Sam Tabar’s Investment Tips for 2015

The New Year has begun and people are looking to make healthy lifestyle choices now more than ever. According to a recent survey by Fidelity Investment, over half of consumers have set financial resolutions for the New Year of 2015. While these resolutions are good willed, they are bound to fall through without the knowledge to actually make them happen. Fortunately, Columbia Law School trained attorney and capital strategist Sam Tabar has come up with the perfect investment tips to make 2015 a profitable year and shared them with CNBC.

The first thing Tabar urges novice investors not to do is to make risky investments. One type of investment that can be quite risky is a commodity trade. This market is more likely to change rapidly and unpredictably so investors should at least do their research before getting involved in a commodity trade. It is also important to note that high-risk investments require more start up money since they might result in short-term losses before producing a return.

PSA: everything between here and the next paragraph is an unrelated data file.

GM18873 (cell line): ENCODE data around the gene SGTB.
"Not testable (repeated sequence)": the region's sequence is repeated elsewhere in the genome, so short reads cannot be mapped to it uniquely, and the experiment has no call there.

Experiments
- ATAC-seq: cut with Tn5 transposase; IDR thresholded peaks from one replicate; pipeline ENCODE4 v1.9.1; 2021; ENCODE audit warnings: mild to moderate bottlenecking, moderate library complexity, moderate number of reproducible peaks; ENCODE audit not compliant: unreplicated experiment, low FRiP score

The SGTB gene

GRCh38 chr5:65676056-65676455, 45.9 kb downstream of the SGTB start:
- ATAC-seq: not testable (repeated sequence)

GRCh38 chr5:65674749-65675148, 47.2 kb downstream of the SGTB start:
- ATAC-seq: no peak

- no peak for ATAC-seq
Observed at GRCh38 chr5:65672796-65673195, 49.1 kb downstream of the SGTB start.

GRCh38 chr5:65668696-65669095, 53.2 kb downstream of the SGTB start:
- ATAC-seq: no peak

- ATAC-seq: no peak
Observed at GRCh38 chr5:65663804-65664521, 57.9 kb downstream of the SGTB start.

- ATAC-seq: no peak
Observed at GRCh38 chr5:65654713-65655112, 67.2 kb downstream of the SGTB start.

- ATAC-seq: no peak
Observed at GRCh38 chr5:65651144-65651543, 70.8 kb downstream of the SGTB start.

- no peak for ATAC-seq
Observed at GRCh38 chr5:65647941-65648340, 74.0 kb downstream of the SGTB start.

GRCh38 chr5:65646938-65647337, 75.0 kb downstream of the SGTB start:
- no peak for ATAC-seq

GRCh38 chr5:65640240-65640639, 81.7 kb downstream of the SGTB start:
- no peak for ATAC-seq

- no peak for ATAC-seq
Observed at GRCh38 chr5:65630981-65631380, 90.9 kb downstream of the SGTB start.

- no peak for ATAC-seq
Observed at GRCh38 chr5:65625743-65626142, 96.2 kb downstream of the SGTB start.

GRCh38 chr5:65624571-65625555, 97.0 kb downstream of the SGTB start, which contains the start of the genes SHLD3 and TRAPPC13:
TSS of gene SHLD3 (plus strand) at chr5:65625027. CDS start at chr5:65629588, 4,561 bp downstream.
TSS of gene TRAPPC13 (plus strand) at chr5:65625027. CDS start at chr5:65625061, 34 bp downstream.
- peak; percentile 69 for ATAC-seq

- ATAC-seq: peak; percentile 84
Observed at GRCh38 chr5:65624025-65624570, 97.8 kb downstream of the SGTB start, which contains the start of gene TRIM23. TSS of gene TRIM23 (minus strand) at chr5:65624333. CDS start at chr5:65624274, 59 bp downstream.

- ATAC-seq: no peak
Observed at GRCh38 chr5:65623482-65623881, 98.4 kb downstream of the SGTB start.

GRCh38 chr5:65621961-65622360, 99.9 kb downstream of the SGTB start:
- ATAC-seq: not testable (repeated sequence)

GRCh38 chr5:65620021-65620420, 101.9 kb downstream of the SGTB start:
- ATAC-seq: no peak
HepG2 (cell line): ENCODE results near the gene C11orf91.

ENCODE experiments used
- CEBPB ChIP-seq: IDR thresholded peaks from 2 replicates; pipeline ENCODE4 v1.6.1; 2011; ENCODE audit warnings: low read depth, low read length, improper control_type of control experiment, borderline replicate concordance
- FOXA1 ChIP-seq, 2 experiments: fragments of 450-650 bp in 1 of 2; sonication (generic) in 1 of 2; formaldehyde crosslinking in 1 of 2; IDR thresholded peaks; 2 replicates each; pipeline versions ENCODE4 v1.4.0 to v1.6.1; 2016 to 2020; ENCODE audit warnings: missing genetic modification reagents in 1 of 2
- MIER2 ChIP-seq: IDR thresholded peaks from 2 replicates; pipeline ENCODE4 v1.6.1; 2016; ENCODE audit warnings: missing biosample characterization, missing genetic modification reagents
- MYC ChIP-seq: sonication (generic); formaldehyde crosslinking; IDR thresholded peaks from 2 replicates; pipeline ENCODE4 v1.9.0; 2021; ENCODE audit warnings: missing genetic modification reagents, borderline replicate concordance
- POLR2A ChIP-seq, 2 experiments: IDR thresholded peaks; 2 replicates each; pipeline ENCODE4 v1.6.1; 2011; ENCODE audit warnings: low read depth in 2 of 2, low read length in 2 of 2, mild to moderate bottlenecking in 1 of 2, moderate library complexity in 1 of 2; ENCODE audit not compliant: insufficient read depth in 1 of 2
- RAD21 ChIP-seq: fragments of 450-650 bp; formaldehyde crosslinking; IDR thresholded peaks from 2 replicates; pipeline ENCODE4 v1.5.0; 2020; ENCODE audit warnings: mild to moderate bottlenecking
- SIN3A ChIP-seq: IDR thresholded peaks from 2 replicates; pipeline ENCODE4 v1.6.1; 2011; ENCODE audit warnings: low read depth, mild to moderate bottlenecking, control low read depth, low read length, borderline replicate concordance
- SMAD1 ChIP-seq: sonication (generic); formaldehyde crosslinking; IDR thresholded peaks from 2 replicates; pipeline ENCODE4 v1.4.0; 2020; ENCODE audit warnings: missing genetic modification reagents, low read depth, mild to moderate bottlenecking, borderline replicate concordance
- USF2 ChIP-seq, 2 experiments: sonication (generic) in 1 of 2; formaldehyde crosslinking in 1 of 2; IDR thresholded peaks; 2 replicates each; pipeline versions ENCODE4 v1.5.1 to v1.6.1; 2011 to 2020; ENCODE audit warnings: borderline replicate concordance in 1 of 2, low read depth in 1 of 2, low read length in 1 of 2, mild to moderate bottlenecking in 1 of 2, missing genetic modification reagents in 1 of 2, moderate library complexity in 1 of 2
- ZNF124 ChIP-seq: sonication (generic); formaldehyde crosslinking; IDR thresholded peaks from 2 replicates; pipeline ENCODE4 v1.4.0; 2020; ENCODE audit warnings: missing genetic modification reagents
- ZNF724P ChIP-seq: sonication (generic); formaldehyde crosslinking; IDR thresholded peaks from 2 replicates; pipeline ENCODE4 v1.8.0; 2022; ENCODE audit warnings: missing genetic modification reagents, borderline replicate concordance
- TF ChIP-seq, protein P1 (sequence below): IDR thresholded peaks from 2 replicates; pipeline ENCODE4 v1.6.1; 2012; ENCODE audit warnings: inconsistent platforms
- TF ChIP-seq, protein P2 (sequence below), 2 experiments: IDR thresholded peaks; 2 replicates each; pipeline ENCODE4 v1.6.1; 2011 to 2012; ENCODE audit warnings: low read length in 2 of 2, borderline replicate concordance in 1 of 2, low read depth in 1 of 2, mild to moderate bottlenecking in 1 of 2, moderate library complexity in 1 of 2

Another avenue that investors can take is investing in private markets. For example, this can be done by investing in entrepreneurs and their ideas or start up businesses. This, again, requires a lot of research on the investors part, so they know what they are getting themselves into. However, as long as the investment is a wise decision, they are a great way to help other people in making their dreams come true.

No matter which stock market investors decide to get involved with first, Tabar urges them to keep their portfolio diverse. This way they will always have a stock to fall back on in case another one did not turn out as well as hoped. Lastly, Tabar’s most important advice is to start investing now. Often times investors hesitate to make their first investment and end up doing nothing at all. It would be unfortunate for people to end up in their retirement without having made any investments in the past to help them live a more comfortable life. After all, there is no better time than the present.

Source: CNBC